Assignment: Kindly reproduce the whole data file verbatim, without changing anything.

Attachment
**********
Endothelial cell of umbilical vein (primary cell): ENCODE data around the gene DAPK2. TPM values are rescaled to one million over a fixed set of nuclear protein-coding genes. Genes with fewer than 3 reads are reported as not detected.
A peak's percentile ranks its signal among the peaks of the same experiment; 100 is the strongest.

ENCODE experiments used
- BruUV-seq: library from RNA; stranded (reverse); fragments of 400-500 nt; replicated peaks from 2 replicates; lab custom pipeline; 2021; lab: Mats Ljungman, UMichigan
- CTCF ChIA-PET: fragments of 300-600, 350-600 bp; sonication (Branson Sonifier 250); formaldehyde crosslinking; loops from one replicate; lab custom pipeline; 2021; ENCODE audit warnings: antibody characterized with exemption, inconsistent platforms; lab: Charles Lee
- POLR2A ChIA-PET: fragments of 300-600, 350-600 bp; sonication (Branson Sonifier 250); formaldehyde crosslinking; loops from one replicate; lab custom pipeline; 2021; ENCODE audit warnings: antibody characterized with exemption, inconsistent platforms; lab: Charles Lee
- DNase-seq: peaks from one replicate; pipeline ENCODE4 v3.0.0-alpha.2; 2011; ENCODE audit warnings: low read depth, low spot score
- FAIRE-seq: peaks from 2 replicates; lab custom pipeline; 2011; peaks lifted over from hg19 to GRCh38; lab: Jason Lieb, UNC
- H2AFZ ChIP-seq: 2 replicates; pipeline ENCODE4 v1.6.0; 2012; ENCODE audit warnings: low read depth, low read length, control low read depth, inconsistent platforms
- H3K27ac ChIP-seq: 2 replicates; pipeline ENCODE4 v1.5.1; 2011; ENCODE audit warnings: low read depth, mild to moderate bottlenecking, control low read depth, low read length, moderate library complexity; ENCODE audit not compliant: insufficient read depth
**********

Endothelial cell of umbilical vein (primary cell): ENCODE data around the gene DAPK2. TPM values are rescaled to one million over a fixed set of nuclear protein-coding genes. Genes with fewer than 3 reads are reported as not detected.
A peak's percentile ranks its signal among the peaks of the same experiment; 100 is the strongest.

ENCODE experiments used
- BruUV-seq: library from RNA; stranded (reverse); fragments of 400-500 nt; replicated peaks from 2 replicates; lab custom pipeline; 2021; lab: Mats Ljungman, UMichigan
- CTCF ChIA-PET: fragments of 300-600, 350-600 bp; sonication (Branson Sonifier 250); formaldehyde crosslinking; loops from one replicate; lab custom pipeline; 2021; ENCODE audit warnings: antibody characterized with exemption, inconsistent platforms; lab: Charles Lee
- POLR2A ChIA-PET: fragments of 300-600, 350-600 bp; sonication (Branson Sonifier 250); formaldehyde crosslinking; loops from one replicate; lab custom pipeline; 2021; ENCODE audit warnings: antibody characterized with exemption, inconsistent platforms; lab: Charles Lee
- DNase-seq: peaks from one replicate; pipeline ENCODE4 v3.0.0-alpha.2; 2011; ENCODE audit warnings: low read depth, low spot score
- FAIRE-seq: peaks from 2 replicates; lab custom pipeline; 2011; peaks lifted over from hg19 to GRCh38; lab: Jason Lieb, UNC
- H2AFZ ChIP-seq: 2 replicates; pipeline ENCODE4 v1.6.0; 2012; ENCODE audit warnings: low read depth, low read length, control low read depth, inconsistent platforms
- H3K27ac ChIP-seq: 2 replicates; pipeline ENCODE4 v1.5.1; 2011; ENCODE audit warnings: low read depth, mild to moderate bottlenecking, control low read depth, low read length, moderate library complexity; ENCODE audit not compliant: insufficient read depth